Project Guide – Repairing Broken Concrete Edges and Deep Damage
Get The Job Done Faster
Concrete boasts incredible compressive strength, making it ideal for flat surfaces that will last for decades. However, it is more vulnerable to point loads or shear forces, making corners and edges more susceptible to damage.
From stair treads to column corners to curbs, this damage can cause serious safety concerns – not to mention aesthetic issues.
For years, these types of structures were repaired using slow-setting materials poured into forms – less than ideal for getting them back into service quickly. Today’s advanced materials make this process easier than ever, allowing you to eliminate forms and get the job done in minutes, not hours.
Estimate your repair area to choose the correct package size. Because damaged concrete corners are often oddly-shaped, it’s recommended to use the largest vertical, horizontal and width dimensions of the repair so you don’t run short.
As an easy rule of thumb, consider a broken concrete step with the front edge broken off. For a common 2” vertical x 2” deep repair:
10# will be enough material to fix 3 linear feet
20# will be enough material to fix 6 linear feet
40# will be enough material to fix 12 linear feet
As an example:
The repair shown here has dimensions of approximately 2” x 2” x 6”, or .0138 ft3. One pound of Fast Setting Cement Patcher yields about 0.009 ft3, so this repair used approximately 1.5lbs of material.
Always over-estimate when mixing by eye!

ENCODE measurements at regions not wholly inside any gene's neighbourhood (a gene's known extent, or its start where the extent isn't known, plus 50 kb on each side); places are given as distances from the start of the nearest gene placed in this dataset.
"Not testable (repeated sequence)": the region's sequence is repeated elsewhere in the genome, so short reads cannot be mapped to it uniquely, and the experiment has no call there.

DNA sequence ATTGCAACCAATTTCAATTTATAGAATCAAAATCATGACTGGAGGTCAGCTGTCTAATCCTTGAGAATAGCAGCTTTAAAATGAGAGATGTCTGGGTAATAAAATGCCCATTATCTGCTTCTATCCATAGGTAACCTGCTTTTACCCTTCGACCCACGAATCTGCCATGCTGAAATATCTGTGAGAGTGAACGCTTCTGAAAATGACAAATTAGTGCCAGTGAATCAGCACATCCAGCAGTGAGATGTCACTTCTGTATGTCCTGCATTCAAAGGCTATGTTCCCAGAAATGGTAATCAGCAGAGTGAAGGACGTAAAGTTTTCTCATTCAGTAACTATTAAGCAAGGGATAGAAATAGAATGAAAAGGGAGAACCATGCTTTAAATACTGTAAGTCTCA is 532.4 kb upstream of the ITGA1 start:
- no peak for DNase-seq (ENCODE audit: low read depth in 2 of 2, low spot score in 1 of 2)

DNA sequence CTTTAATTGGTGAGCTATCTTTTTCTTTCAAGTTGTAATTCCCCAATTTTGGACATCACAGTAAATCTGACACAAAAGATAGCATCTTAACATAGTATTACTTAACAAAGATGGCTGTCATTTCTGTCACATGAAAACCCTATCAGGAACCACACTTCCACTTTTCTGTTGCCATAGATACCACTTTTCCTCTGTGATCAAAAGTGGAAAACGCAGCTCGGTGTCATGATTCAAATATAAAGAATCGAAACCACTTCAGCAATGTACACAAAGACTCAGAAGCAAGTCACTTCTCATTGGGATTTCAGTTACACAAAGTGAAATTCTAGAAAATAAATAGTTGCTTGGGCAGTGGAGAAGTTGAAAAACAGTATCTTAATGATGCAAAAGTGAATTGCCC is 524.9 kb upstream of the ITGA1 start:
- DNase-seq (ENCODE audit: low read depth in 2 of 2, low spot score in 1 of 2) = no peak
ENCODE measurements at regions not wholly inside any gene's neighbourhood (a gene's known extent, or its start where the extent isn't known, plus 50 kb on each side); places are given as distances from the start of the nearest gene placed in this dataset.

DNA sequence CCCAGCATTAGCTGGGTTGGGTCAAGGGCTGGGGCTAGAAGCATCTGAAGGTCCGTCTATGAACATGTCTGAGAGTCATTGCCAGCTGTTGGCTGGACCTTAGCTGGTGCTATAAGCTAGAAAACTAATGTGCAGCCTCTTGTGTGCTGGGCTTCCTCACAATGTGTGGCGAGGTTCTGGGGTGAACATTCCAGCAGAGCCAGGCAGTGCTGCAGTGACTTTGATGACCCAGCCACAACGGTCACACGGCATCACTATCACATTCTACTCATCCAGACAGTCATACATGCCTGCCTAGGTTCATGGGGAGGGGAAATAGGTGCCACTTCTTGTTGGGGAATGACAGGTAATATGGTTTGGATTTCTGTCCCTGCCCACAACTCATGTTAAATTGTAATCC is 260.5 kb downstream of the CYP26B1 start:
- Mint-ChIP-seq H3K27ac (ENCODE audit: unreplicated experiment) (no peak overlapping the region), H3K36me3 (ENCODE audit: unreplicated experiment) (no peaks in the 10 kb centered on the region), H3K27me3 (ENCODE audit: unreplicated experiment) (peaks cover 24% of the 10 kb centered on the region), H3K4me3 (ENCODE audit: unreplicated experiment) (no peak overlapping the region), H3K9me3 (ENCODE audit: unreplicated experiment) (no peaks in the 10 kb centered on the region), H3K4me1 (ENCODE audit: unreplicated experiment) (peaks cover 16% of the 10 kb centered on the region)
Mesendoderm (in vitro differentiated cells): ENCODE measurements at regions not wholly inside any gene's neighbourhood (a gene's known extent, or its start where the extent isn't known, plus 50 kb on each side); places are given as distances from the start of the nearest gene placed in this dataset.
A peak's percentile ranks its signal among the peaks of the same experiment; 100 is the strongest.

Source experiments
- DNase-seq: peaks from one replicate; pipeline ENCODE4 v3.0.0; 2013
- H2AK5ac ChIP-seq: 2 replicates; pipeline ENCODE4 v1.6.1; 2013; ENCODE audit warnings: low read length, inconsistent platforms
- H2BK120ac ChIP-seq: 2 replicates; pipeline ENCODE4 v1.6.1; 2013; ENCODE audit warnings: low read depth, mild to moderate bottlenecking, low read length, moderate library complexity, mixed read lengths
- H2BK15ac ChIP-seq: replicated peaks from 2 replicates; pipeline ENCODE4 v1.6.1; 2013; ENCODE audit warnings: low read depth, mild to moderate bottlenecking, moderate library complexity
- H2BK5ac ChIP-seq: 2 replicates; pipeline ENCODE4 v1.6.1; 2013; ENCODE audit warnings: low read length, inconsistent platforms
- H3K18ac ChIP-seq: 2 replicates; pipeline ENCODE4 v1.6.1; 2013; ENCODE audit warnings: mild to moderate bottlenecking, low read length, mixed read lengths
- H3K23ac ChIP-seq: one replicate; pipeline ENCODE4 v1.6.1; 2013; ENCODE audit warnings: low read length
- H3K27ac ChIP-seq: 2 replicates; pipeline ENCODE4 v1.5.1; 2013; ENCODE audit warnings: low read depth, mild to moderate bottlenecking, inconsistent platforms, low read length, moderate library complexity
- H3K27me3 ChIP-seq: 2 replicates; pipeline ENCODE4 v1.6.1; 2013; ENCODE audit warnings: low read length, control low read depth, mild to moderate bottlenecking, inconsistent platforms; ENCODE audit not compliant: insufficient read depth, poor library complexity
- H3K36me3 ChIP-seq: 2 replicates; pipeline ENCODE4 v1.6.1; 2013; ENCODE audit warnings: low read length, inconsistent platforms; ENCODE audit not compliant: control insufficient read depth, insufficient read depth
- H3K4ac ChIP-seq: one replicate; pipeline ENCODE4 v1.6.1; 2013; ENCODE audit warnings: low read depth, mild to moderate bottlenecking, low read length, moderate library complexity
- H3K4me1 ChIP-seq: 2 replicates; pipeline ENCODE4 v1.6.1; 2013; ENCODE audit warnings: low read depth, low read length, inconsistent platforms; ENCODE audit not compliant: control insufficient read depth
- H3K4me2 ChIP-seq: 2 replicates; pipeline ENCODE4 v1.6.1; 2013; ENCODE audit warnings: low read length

Sweep the repair area to remove any dirt or debris that act as bond breakers. Consider using a pressure washer for large or heavily soiled areas.
Allow to dry for a few minutes until tacky – but be careful to not let the bonding agent completely dry. Usually the time it takes to mix the repair materials is sufficient drying time.
Project Tip: Always over-estimate when mixing by eye! It’s difficult if not impossible to mix another batch halfway through, especially when using fast-setting materials.
Repair materials have a wider range of acceptable consistencies than standard concrete and are often mixed by ratio rather than volume. The most common ratio for Fast Setting Cement Patcher is 4:1 – 4 parts mix to 1 part water.
Wearing respiratory protection and gloves, add pre-measured water to your mixing pail, followed by the dry mix. Start at a 4:1 ratio – 4 parts mix to 1 part water and adjust from there.
A 4:1 ratio is generally perfect for Fast Setting Cement Patcher – allowing for a loose enough mix to fill irregular voids while still setting quickly.
Mix for two minutes to achieve complete consolidation of the mix.
Adjust water slowly to reach desired consistency, but do not exceed 3:1.
Project Tip: Mixing by hand is sometimes most convenient for small patches. Be sure to wear gloves!
The biggest time savings for fast-setting materials comes at this stage. Where you would normally build a wooden form to hold the mix in place, products like Fast Setting Cement Patcher allow you to simply hold a flat trowel in place for 5 minutes to act as a form!
Place and hold one flat trowel flat against the vertical edge of the repair area. This is your “form” trowel.
Fill in repair area with repair mix using a margin trowel or gloved hand.
Rod the material with a margin trowel or dowel to eliminate air bubbles and ensure a good bond.